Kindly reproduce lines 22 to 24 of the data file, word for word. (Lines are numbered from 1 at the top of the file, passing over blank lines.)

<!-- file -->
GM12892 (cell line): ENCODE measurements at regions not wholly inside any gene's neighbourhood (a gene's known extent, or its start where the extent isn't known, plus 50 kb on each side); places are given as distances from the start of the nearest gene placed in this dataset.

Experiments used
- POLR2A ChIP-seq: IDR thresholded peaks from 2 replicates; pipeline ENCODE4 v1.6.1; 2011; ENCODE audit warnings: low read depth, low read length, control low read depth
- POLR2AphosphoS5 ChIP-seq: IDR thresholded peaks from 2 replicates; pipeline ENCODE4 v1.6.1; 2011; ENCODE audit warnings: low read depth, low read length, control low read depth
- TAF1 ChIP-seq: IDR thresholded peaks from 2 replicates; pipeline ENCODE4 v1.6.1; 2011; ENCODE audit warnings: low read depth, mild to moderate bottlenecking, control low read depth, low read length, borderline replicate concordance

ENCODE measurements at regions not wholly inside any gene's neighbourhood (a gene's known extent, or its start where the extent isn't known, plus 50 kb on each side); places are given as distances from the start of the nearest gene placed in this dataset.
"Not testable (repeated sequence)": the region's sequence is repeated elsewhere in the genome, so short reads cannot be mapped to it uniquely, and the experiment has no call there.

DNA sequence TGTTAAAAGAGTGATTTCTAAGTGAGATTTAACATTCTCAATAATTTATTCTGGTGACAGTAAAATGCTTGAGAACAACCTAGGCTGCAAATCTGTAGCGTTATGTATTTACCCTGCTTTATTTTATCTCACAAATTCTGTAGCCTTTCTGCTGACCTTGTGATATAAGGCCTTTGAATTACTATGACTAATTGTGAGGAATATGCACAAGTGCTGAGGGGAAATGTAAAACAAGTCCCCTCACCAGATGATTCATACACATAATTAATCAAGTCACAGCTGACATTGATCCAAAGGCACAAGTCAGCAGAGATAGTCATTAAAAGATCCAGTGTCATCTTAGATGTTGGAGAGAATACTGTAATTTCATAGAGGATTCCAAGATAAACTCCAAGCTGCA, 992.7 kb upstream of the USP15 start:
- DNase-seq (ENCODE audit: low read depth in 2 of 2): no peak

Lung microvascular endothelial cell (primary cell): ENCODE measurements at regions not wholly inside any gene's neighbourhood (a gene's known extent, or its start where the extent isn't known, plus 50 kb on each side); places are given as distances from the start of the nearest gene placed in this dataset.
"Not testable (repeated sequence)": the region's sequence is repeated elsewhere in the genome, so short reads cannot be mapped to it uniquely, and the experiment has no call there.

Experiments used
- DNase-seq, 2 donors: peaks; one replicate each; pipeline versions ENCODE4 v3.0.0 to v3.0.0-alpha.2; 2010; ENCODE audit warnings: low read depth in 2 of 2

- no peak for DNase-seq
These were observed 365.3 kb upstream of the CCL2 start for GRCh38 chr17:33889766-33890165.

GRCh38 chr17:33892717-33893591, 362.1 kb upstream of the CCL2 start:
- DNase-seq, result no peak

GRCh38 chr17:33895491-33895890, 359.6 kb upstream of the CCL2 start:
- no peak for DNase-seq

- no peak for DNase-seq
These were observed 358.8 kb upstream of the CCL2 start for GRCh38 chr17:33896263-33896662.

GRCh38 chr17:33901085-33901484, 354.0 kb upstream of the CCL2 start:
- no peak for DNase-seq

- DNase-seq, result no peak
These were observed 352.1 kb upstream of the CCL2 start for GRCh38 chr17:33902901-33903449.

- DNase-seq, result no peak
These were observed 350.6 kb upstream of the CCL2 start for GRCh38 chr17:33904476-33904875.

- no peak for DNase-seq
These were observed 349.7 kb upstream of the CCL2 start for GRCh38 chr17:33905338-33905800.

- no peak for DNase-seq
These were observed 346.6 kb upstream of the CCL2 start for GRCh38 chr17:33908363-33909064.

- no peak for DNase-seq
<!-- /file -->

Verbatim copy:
GRCh38 chr17:33901085-33901484, 354.0 kb upstream of the CCL2 start:
- no peak for DNase-seq

- DNase-seq, result no peak